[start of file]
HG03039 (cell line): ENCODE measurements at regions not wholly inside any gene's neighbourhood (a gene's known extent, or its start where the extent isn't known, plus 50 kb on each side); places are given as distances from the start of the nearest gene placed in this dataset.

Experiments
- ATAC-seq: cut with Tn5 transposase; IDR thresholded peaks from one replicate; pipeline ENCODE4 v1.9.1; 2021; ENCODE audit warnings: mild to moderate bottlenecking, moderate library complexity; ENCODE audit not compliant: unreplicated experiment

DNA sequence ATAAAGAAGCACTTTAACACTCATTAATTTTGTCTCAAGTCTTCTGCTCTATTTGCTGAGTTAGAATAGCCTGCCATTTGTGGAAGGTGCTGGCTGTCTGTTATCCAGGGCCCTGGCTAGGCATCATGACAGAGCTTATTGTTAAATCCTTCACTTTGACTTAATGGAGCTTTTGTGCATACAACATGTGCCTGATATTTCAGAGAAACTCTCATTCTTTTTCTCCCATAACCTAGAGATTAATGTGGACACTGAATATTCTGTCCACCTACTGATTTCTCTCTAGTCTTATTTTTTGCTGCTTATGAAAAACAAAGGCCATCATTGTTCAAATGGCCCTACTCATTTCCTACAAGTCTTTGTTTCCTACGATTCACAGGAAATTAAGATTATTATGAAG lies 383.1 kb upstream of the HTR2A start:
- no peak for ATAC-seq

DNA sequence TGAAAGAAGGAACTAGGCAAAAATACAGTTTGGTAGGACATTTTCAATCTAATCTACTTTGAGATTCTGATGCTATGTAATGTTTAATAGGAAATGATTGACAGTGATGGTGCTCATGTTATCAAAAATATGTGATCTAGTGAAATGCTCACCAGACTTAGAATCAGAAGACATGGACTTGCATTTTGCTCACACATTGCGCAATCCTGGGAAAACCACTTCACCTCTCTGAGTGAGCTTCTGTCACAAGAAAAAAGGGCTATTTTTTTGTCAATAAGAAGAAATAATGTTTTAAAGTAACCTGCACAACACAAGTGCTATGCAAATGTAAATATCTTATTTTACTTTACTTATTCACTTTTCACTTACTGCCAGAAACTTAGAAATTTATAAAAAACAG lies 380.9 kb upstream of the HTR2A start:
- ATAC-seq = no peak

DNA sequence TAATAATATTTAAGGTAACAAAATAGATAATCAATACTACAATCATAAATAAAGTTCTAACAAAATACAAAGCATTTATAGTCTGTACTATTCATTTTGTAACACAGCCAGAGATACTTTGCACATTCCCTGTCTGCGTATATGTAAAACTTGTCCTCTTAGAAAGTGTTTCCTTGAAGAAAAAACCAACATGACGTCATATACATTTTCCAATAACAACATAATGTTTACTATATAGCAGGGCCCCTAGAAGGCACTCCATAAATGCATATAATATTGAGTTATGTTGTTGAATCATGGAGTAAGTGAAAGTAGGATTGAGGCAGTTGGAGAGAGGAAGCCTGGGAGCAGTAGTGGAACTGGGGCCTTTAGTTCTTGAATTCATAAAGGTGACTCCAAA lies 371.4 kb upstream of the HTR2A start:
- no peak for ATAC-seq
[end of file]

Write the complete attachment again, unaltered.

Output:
HG03039 (cell line): ENCODE measurements at regions not wholly inside any gene's neighbourhood (a gene's known extent, or its start where the extent isn't known, plus 50 kb on each side); places are given as distances from the start of the nearest gene placed in this dataset.

Experiments
- ATAC-seq: cut with Tn5 transposase; IDR thresholded peaks from one replicate; pipeline ENCODE4 v1.9.1; 2021; ENCODE audit warnings: mild to moderate bottlenecking, moderate library complexity; ENCODE audit not compliant: unreplicated experiment

DNA sequence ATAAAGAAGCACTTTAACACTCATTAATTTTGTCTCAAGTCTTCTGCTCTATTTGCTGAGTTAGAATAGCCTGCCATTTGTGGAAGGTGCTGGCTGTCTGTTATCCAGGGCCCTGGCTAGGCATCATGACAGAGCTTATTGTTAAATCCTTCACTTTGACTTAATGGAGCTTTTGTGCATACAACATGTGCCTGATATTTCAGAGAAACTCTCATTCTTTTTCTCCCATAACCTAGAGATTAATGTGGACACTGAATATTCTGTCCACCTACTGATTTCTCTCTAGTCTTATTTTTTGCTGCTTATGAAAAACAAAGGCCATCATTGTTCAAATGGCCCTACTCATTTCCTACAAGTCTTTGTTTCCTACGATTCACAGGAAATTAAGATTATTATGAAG lies 383.1 kb upstream of the HTR2A start:
- no peak for ATAC-seq

DNA sequence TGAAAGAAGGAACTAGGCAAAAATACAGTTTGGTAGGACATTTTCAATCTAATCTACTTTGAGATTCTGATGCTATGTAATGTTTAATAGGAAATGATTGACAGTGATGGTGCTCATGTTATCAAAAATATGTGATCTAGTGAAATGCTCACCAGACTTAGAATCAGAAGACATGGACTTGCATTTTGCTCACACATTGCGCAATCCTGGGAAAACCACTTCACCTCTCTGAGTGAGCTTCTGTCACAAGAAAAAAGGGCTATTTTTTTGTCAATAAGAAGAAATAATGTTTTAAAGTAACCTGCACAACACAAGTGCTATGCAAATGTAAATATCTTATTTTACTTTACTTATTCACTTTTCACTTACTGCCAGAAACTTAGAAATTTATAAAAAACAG lies 380.9 kb upstream of the HTR2A start:
- ATAC-seq = no peak

DNA sequence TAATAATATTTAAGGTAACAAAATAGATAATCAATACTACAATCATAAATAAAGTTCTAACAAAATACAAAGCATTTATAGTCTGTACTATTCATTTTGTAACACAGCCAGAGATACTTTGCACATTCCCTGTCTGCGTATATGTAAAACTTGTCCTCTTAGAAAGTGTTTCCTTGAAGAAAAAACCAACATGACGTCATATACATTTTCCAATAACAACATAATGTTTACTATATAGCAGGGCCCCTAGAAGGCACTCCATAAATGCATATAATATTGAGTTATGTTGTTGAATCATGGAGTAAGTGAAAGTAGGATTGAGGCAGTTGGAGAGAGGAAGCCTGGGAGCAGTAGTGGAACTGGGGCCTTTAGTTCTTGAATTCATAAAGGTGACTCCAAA lies 371.4 kb upstream of the HTR2A start:
- no peak for ATAC-seq